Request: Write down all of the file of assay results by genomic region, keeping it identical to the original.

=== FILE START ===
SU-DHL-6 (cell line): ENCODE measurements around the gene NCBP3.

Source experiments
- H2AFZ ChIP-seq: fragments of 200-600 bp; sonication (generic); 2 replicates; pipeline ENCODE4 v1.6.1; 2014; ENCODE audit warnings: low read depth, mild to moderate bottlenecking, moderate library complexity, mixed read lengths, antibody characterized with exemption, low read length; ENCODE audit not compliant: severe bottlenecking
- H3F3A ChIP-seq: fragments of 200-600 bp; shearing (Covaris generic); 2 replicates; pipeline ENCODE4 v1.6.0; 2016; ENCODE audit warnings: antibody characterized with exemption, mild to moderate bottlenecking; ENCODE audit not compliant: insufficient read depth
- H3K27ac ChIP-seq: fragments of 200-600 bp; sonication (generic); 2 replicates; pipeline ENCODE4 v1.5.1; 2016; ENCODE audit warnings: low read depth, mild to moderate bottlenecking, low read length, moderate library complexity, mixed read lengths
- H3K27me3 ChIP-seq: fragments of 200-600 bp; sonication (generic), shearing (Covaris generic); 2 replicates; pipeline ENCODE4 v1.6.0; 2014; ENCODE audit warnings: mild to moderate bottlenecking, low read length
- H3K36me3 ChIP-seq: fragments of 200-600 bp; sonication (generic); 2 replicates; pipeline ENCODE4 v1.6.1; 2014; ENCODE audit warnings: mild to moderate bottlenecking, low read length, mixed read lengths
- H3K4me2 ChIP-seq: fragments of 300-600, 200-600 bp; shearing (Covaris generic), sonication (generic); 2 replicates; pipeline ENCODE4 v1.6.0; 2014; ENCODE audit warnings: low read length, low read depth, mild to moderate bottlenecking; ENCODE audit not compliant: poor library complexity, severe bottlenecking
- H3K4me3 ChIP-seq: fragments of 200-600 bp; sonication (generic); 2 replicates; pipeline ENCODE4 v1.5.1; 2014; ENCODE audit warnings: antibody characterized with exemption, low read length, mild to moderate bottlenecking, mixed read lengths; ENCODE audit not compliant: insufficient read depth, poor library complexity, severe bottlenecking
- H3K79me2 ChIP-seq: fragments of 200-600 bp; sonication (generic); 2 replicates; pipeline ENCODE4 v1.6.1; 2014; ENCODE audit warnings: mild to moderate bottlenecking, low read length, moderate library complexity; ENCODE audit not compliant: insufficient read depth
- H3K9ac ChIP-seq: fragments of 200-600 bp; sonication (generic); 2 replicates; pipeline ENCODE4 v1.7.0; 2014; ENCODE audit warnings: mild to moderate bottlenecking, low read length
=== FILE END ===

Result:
SU-DHL-6 (cell line): ENCODE measurements around the gene NCBP3.

Source experiments
- H2AFZ ChIP-seq: fragments of 200-600 bp; sonication (generic); 2 replicates; pipeline ENCODE4 v1.6.1; 2014; ENCODE audit warnings: low read depth, mild to moderate bottlenecking, moderate library complexity, mixed read lengths, antibody characterized with exemption, low read length; ENCODE audit not compliant: severe bottlenecking
- H3F3A ChIP-seq: fragments of 200-600 bp; shearing (Covaris generic); 2 replicates; pipeline ENCODE4 v1.6.0; 2016; ENCODE audit warnings: antibody characterized with exemption, mild to moderate bottlenecking; ENCODE audit not compliant: insufficient read depth
- H3K27ac ChIP-seq: fragments of 200-600 bp; sonication (generic); 2 replicates; pipeline ENCODE4 v1.5.1; 2016; ENCODE audit warnings: low read depth, mild to moderate bottlenecking, low read length, moderate library complexity, mixed read lengths
- H3K27me3 ChIP-seq: fragments of 200-600 bp; sonication (generic), shearing (Covaris generic); 2 replicates; pipeline ENCODE4 v1.6.0; 2014; ENCODE audit warnings: mild to moderate bottlenecking, low read length
- H3K36me3 ChIP-seq: fragments of 200-600 bp; sonication (generic); 2 replicates; pipeline ENCODE4 v1.6.1; 2014; ENCODE audit warnings: mild to moderate bottlenecking, low read length, mixed read lengths
- H3K4me2 ChIP-seq: fragments of 300-600, 200-600 bp; shearing (Covaris generic), sonication (generic); 2 replicates; pipeline ENCODE4 v1.6.0; 2014; ENCODE audit warnings: low read length, low read depth, mild to moderate bottlenecking; ENCODE audit not compliant: poor library complexity, severe bottlenecking
- H3K4me3 ChIP-seq: fragments of 200-600 bp; sonication (generic); 2 replicates; pipeline ENCODE4 v1.5.1; 2014; ENCODE audit warnings: antibody characterized with exemption, low read length, mild to moderate bottlenecking, mixed read lengths; ENCODE audit not compliant: insufficient read depth, poor library complexity, severe bottlenecking
- H3K79me2 ChIP-seq: fragments of 200-600 bp; sonication (generic); 2 replicates; pipeline ENCODE4 v1.6.1; 2014; ENCODE audit warnings: mild to moderate bottlenecking, low read length, moderate library complexity; ENCODE audit not compliant: insufficient read depth
- H3K9ac ChIP-seq: fragments of 200-600 bp; sonication (generic); 2 replicates; pipeline ENCODE4 v1.7.0; 2014; ENCODE audit warnings: mild to moderate bottlenecking, low read length